Dr. John DenBoer introduces Strategic Memory and Alzheimer Rehabilitation Training (SMART) at December 2015 Meeting

Debbie Lee introduced her organization, America’s Mighty Warriors, to honor those fallen heroes that have made the ultimate sacrifice.  Her son Marc was the first Navy Seal to be killed in 2006 in Iraq.  She has since taken up the quest to provide help and assistance to veterans.   She recently met up with our speaker, Dr John DenBoer, and provided him with grant money to conduct research on veteran cognitive memory with up to 100 Veterans.
Dr DenBoer, a Clinical Neuropsychologist, has been instrumental in creating a program (“SMART”, Strategic Memory & Alzheimer Rehabilitation Training). He believes this training will ultimately “slow” down the shrinkage of the brain as it relates to cognitive memory by utilizing “brain exercises” that will help stimulate the release of glutamate, which plays a principal role in neural activation.  He and his team of graduate students are looking to enroll 100 Veterans around the valley in this study to test the hypothesis.
As we age, dementia and its’ different forms, including Alzheimer’s disease, effects more people, making daily functioning more difficult.  It has been proven that veterans are 10 times more likely to experience early onset of the disease, potentially due to some brain injury, experiences, lack of nutrition, and other factors yet to be understood.
Participants start with a short 10 minute exercise to create baseline to compare against at the end of the program.  Study participants will complete a series of exercises, which are contained in the Cadet’s book with the help of “a coach” using the Coach’s book.   The study requires a commitment of about one and one half hours sessions twice a week (at least one day between sessions) for 6-­‐8 weeks (based on individual time commitments). When the exercises are complete, a graduate assistant will do a follow-­‐up (10 minutes) in order to measure change from the baseline.  Results from the study will be compared with a Mayo Clinic study, related to non-­‐veterans of our same age/demographic.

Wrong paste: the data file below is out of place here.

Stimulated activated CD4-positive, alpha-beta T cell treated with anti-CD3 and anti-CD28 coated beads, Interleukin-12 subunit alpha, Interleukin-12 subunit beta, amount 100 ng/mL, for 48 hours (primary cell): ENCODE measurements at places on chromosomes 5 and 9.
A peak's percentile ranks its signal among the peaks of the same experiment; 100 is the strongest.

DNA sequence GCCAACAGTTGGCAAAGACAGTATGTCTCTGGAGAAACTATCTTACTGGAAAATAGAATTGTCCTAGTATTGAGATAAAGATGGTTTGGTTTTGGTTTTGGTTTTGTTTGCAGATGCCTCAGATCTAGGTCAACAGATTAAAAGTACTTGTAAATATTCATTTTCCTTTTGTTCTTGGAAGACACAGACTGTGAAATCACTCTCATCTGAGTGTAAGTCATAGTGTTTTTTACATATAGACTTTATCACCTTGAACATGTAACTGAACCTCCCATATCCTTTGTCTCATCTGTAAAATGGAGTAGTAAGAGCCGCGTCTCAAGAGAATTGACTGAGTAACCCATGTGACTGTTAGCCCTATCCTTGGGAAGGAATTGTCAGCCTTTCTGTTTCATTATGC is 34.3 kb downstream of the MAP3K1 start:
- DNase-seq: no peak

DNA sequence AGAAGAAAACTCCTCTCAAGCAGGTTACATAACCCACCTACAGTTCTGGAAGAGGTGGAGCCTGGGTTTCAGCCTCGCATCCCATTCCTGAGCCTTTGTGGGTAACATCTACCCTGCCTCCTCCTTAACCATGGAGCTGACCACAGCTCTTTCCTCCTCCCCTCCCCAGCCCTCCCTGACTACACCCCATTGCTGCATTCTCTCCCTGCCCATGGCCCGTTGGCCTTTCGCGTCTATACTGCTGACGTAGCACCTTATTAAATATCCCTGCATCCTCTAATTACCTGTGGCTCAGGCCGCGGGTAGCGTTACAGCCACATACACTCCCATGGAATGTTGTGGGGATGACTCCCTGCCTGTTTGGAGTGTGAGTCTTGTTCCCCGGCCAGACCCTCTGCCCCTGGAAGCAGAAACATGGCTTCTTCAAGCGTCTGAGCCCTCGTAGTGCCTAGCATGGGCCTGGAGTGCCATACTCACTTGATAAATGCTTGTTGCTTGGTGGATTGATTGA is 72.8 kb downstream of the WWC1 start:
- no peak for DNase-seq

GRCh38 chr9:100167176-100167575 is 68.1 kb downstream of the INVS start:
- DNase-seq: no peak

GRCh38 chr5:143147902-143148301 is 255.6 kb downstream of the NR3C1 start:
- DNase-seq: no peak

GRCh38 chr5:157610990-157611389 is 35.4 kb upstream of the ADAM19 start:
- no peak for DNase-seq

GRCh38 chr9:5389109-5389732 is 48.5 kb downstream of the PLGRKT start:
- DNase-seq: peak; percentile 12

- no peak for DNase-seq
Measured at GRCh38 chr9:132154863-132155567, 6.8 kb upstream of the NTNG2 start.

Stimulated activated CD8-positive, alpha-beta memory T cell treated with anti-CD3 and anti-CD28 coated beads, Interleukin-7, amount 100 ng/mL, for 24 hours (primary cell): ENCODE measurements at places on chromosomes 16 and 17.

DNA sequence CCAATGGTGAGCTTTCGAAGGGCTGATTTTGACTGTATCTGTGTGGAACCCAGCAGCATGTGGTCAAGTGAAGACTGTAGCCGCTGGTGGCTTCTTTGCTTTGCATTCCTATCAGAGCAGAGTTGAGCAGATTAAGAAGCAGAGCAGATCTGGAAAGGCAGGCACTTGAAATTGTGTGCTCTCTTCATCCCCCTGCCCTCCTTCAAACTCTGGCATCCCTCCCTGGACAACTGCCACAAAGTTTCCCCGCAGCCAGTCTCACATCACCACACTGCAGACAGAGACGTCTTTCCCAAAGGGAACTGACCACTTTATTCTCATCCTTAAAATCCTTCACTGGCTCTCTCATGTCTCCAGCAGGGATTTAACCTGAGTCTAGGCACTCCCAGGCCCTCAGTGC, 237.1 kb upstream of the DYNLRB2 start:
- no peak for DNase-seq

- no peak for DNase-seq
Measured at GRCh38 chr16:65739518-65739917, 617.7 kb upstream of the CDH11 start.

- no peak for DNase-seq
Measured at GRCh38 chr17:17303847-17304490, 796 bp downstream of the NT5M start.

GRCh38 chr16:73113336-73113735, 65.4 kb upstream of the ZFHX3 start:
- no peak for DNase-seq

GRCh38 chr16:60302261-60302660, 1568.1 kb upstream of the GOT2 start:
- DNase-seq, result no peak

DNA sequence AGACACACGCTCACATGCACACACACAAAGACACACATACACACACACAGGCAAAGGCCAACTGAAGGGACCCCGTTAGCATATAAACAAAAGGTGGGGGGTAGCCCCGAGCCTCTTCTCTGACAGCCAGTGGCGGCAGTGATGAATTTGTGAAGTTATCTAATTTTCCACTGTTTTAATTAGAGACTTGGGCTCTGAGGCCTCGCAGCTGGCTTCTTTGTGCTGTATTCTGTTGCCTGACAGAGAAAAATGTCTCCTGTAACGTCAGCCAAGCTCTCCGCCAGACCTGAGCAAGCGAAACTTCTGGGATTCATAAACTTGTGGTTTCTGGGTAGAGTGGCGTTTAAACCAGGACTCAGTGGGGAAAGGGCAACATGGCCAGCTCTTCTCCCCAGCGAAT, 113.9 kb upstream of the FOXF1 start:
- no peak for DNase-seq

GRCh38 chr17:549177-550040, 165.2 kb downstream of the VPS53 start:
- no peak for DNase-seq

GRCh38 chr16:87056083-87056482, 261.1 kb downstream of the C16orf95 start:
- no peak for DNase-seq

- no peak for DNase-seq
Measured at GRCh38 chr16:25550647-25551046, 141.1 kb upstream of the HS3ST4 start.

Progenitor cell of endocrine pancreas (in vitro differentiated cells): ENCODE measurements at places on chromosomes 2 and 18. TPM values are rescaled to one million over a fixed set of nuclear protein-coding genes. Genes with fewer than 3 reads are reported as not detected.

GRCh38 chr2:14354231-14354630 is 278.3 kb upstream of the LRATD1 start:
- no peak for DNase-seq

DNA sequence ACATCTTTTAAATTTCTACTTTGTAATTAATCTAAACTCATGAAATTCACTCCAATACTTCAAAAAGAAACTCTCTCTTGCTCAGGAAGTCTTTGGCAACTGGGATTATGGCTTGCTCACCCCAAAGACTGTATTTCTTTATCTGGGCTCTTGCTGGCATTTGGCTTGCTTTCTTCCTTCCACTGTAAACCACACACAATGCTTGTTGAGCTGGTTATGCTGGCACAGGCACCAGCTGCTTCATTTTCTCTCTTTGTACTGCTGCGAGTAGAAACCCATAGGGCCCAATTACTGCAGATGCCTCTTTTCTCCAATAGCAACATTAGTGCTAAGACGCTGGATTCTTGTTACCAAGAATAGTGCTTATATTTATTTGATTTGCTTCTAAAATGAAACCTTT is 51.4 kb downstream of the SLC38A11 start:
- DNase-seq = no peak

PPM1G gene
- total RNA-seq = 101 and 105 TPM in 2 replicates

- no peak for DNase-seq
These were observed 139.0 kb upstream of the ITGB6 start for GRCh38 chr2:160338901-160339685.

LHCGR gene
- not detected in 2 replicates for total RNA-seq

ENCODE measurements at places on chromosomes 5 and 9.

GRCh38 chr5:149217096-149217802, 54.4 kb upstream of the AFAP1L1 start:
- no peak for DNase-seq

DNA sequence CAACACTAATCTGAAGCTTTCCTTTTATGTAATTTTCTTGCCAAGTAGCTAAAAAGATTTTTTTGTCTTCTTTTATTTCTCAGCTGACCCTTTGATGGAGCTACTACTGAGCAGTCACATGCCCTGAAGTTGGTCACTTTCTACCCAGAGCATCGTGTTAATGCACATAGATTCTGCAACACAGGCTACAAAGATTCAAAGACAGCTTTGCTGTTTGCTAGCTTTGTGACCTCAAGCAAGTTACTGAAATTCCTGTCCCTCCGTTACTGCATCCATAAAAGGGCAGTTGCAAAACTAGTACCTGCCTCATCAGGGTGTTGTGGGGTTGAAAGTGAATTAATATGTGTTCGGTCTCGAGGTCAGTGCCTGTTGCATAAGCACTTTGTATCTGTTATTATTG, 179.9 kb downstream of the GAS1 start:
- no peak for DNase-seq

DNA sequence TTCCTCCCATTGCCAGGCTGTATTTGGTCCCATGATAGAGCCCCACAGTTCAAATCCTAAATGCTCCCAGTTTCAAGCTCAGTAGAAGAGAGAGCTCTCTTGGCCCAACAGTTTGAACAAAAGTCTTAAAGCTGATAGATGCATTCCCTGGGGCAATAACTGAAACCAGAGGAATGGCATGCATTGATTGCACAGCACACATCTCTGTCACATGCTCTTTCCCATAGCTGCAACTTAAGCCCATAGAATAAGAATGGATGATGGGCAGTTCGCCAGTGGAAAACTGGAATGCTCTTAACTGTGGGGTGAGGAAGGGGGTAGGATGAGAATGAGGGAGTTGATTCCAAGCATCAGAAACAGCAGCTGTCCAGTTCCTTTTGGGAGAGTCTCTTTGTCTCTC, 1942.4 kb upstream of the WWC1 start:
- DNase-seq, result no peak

This study is limited to Veterans but not limited only to Veterans with combat experience.  At the end of the study, Dr. DenBoer’s group will be able to evaluate impact of the program.  The research, although a small sample, will help set the stage for further research of brain activity as we age.
During the question and answer period, Dr DenBoer provided illumination to misconceptions that have been a cornerstone to our own thoughts about keeping our “brains active.”
•             Doing the New York Times crossword puzzle will NOT stop dementia from happening.  If you have been doing it forever, it is not new and novel and thus doesn’t result in glutamate being released.
•             The website:  Luminosity:  Brain Games and Brain Training has NOT proven itself to improve brain function.
•             It is important to continually learn NEW/NOVEL things, such as languages, musical pieces, and games.